Long long ago when we were sitting in a café, chatting, sipping on a delicious cup of coffee / hot chocolate, we realized how much we liked it all. To visit local coffee shop when time permitted during the weekends. To soak in the artistic ambiance the place had to offer. To spend few hours together discussing the happenings in our lives. What better way to relax every once in a while, we thought. And, so we decided to make it a tradition.
With time, we got to observe other people in the cafes we went to, and saw how some of them had a particular thing that they did while they were there – be it people playing scrabble or getting together with friends or reading or writing or even just plain getting comfortable on the couch and taking a short nap. And that made us wonder if we should add some flavor to the time we spent there.
“How about we discuss a book we recently read?” came forth a suggestion. As much as I liked that, we didn’t go forward with it because it was unlikely for both of us to have read the same book within a specific timeframe, out of which my mind tends to lose focus of the nitty-gritty points necessary to carry on a decent discussion. “Then how about we buy a book of poems. We can read and discuss some over our cup of coffee” another idea was proposed. And there was no reason for me to say no. I was more than excited to accommodate this as our new ritual.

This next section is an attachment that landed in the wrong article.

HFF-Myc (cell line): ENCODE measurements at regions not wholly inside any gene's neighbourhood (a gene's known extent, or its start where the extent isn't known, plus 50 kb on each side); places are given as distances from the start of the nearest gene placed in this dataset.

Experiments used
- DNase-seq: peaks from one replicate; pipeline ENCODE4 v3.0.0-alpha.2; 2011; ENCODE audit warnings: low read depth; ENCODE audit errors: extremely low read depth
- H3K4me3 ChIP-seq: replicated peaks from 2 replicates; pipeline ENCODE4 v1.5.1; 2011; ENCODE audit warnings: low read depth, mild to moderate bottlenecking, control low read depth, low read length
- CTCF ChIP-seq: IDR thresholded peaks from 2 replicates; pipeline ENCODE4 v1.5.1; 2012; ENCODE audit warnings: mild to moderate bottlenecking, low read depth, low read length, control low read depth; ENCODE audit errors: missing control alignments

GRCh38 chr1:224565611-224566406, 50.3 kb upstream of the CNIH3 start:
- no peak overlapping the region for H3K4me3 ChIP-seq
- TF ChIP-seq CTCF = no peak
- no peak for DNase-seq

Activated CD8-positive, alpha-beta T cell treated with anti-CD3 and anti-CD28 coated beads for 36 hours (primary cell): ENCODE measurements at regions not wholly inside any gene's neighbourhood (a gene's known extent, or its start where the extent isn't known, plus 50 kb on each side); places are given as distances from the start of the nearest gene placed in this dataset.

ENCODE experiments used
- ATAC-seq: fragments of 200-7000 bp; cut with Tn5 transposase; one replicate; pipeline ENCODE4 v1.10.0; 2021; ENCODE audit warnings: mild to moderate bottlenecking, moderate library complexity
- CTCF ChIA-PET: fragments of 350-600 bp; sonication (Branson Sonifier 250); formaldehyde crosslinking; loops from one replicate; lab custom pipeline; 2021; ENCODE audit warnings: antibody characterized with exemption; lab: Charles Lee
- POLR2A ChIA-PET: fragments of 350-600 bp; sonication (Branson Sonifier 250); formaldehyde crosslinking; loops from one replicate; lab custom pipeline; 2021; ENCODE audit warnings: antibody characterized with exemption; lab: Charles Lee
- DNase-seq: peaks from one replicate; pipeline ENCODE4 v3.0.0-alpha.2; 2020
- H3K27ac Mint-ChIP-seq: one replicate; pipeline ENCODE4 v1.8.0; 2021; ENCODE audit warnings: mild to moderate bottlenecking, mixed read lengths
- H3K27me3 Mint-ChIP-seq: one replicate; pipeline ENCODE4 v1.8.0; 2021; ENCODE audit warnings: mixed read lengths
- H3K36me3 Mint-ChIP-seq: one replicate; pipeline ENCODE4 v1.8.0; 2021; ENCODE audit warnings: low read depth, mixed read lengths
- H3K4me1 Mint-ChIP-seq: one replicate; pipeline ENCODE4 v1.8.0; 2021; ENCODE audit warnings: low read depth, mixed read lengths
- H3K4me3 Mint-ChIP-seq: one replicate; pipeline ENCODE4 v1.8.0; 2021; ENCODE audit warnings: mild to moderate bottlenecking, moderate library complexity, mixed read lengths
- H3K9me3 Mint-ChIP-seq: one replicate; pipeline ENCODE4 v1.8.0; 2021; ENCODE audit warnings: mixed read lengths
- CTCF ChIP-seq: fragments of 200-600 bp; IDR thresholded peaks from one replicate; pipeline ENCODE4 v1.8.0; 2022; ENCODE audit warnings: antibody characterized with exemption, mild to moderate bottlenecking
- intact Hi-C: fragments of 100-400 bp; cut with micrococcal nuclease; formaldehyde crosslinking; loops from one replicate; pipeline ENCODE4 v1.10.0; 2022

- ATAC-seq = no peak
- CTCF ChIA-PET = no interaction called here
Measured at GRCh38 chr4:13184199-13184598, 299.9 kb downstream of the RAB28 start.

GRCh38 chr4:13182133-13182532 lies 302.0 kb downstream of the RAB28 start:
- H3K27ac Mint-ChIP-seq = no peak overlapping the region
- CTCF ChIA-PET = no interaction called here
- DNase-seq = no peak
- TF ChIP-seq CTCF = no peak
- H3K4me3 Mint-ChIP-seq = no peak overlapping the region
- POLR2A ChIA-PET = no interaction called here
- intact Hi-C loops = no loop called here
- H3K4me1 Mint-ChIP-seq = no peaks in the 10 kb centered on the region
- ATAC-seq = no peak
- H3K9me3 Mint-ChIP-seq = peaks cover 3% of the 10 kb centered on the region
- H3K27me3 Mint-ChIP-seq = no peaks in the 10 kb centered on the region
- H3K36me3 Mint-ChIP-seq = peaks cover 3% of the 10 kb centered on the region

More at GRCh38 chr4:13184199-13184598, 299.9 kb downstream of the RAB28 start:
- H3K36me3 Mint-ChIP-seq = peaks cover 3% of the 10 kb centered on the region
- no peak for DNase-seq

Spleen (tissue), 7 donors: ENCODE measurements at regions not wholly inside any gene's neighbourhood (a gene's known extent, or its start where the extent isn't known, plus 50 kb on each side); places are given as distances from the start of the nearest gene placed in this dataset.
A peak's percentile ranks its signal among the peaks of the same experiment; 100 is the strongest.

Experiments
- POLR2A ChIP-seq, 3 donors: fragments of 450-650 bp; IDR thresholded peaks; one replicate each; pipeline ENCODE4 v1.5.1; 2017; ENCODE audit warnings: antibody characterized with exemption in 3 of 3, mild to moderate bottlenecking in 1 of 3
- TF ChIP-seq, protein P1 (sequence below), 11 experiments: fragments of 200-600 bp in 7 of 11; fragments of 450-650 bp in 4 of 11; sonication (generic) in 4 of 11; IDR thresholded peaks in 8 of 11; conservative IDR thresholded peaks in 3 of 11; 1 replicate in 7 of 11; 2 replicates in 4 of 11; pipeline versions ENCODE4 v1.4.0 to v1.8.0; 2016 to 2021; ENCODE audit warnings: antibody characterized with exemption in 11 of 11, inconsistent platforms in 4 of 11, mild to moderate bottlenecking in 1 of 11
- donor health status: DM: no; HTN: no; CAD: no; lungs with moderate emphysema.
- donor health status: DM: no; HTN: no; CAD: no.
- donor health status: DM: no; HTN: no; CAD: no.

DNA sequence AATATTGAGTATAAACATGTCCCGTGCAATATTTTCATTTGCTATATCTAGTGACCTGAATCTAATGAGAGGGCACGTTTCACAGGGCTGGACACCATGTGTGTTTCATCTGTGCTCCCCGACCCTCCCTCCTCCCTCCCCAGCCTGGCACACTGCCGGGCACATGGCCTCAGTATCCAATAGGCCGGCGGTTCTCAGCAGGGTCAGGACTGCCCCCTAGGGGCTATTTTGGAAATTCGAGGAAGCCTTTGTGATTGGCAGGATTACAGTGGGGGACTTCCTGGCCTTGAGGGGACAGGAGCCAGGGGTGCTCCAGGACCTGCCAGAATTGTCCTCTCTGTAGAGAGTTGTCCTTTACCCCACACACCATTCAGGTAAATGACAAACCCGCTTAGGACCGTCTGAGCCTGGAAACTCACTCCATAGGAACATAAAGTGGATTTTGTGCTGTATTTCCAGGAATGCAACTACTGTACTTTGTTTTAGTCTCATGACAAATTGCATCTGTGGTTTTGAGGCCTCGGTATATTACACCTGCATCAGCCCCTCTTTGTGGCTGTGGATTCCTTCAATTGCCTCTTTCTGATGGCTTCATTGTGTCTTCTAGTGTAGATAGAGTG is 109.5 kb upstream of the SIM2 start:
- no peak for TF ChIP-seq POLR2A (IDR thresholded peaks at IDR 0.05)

Weeks later, I was given a book that had a collection of poems by Rudyard Kipling. To say that I was thrilled to own my very first book of poetry would be understating what I felt as I held it in my hands. And yes, I was a little tense too. Given that I haven’t actually dedicated time to reading any poetry other than what I had to during school / college years, I was afraid how much of this form of art my mind can comprehend.
Would I be able to understand the depth of the poet’s words? Would I be able to appreciate the beauty it carried? Would I be able to grasp the knowledge it presents, at least a bit if not all? What if I fail miserably trying to do all that? What if reading poetry is not my forte? Too many questions, all of which had to wait for time to reveal the answers.